Smart Students in a Digital World: 5 Rules for Staying Safe Online

5 Rules for Staying Safe Online

You’ve already learned a million safety tips from your parents and teachers. Locking your doors, avoiding strange areas, and carrying a cell phone are all great ways to ensure your physical well-being. But as the college experience becomes increasingly electronic, today’s students must protect themselves from the equally serious risk of digital information falling into the wrong hands. Here are five ways to safely exchange information on the Internet.

1. Research before you register. Social networking is a fantastic tool for expanding your circle of friends and professional contacts, but different sites offer different levels of protection. Before joining any online community, find out if the host site offers settings that will allow you to control who can view your profile.

2. Discriminate. Hackers and identity thieves can only access the information you provide over the Web. Stick to online activity that doesn’t require your full name or contact information, and use a trusted site like to facilitate all online purchases. Always be skeptical of a site that asks for your e-mail, credit card number, or home address.

3. Think before typing. Whether you’re creating a screen name for a chat room, leaving a MySpace comment for a friend, or even instant messaging with a parent, avoid mentioning any information that a third party could use to locate you—your school name, favorite hangout spot, and the make/model of your car are all examples of things not to discuss online.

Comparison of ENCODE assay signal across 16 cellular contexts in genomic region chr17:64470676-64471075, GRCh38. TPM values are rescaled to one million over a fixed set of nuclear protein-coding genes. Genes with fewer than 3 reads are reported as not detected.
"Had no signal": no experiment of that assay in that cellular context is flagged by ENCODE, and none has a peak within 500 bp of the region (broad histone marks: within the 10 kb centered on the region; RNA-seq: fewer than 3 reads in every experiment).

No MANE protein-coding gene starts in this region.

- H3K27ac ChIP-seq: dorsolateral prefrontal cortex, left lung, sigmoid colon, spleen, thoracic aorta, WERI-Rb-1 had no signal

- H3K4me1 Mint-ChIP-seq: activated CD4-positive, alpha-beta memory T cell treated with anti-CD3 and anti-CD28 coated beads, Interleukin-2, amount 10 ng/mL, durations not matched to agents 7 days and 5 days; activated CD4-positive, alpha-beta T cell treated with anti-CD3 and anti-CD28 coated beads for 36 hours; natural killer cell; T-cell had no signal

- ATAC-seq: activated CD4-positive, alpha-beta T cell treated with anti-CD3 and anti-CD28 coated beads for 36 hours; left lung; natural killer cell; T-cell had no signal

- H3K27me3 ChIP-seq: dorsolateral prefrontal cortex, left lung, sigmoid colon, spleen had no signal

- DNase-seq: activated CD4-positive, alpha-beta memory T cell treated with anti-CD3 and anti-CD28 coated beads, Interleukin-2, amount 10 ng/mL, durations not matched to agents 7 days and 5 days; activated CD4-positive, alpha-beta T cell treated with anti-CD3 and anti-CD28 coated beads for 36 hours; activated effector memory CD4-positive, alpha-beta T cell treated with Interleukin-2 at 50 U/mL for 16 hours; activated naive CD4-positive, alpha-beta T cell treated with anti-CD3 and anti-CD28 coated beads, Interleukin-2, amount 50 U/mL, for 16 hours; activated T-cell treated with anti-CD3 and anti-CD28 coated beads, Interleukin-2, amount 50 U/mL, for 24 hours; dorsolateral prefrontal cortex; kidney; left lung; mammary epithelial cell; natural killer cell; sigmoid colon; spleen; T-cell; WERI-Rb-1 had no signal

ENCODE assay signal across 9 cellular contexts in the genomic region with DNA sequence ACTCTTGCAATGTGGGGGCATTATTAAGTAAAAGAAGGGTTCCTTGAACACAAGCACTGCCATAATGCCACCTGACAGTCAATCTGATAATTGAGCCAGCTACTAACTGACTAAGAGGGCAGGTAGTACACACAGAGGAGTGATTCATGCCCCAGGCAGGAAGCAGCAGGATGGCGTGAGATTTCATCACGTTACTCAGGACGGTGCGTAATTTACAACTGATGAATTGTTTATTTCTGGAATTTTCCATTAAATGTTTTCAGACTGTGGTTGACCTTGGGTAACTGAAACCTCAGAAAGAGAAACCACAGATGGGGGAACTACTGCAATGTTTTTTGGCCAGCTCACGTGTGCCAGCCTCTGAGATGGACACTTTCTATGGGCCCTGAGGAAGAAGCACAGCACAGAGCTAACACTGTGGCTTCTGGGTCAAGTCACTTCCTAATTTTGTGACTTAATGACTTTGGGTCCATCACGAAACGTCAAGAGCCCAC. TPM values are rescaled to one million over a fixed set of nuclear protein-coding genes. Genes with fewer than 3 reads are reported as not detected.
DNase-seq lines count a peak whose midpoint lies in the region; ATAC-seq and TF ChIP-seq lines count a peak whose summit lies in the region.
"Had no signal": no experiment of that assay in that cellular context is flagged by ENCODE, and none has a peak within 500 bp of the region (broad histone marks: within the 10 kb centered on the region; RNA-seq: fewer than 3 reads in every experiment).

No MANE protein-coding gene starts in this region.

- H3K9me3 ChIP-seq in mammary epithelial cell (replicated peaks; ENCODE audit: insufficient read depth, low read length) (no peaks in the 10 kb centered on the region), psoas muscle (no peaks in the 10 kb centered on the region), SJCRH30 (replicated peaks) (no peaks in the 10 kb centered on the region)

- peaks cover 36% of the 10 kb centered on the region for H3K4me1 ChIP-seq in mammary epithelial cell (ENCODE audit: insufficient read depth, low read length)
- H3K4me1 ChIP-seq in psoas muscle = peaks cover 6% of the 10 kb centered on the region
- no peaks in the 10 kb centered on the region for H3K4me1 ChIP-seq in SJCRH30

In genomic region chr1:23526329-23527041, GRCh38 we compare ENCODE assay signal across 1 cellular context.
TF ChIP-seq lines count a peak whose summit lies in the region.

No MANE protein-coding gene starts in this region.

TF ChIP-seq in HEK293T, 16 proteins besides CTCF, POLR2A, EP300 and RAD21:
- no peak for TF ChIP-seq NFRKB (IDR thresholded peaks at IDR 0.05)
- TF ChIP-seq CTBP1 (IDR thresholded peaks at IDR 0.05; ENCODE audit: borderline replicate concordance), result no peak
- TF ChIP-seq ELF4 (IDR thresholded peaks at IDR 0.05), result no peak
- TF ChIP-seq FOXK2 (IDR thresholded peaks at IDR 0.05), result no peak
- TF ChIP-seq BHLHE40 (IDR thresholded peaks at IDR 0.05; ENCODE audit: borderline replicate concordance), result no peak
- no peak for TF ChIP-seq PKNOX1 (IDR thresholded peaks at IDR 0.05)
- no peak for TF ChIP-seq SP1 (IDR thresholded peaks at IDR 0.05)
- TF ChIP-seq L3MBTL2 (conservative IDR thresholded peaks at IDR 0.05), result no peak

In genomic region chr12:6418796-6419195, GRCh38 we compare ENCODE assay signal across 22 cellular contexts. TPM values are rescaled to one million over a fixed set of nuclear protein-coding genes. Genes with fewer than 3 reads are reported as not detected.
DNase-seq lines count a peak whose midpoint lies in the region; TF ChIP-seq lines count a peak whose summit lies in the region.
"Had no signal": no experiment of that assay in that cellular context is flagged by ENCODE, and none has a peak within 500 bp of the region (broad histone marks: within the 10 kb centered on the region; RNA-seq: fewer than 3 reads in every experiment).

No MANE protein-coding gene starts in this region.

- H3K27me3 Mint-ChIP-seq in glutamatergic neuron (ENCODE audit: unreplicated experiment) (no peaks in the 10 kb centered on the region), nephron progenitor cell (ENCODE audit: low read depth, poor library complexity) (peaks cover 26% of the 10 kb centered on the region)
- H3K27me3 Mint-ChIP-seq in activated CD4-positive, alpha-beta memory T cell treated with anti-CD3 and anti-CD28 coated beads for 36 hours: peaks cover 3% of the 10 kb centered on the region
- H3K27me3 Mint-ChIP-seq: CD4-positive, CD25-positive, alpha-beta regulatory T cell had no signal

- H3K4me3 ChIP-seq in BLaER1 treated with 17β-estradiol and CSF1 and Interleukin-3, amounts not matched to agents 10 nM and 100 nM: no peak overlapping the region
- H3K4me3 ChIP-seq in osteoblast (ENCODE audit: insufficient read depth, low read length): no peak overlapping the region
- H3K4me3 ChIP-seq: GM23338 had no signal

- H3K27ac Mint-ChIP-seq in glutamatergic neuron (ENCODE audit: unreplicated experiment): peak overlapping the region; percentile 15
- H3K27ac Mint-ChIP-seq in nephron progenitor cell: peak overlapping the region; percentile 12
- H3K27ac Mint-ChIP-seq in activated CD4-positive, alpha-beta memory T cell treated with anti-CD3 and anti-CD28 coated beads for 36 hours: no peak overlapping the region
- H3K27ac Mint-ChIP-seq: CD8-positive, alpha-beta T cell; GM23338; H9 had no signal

4. Require ID. Unfortunately, befriending strangers on the Web can be just as dangerous as in real life—if not more so, since you have no way of verifying their identity. As a rule of thumb, stick to messaging with people you actually know, and never agree to meet in person with someone who found you online.

5. Trust your gut. If you encounter a situation that feels uncomfortable or wrong, there’s a good chance that something’s up. Any time you feel threatened by a person or situation on the Web, don’t hesitate to report it to your parents, the police, or site administrators—it could save you or someone else from being victimized.

They call it the World Wide Web for a reason—the Internet connects us to one another with unprecedented speed, with which comes a fair amount of responsibility. By staying alert and adopting simple safety strategies, you can ensure that your online experience is an enjoyable one.


This article was written by Hannah Purnell

Hannah Purnell is a staff writer for Hannah writes extensively on the topic of undergraduate studies and the college search process.

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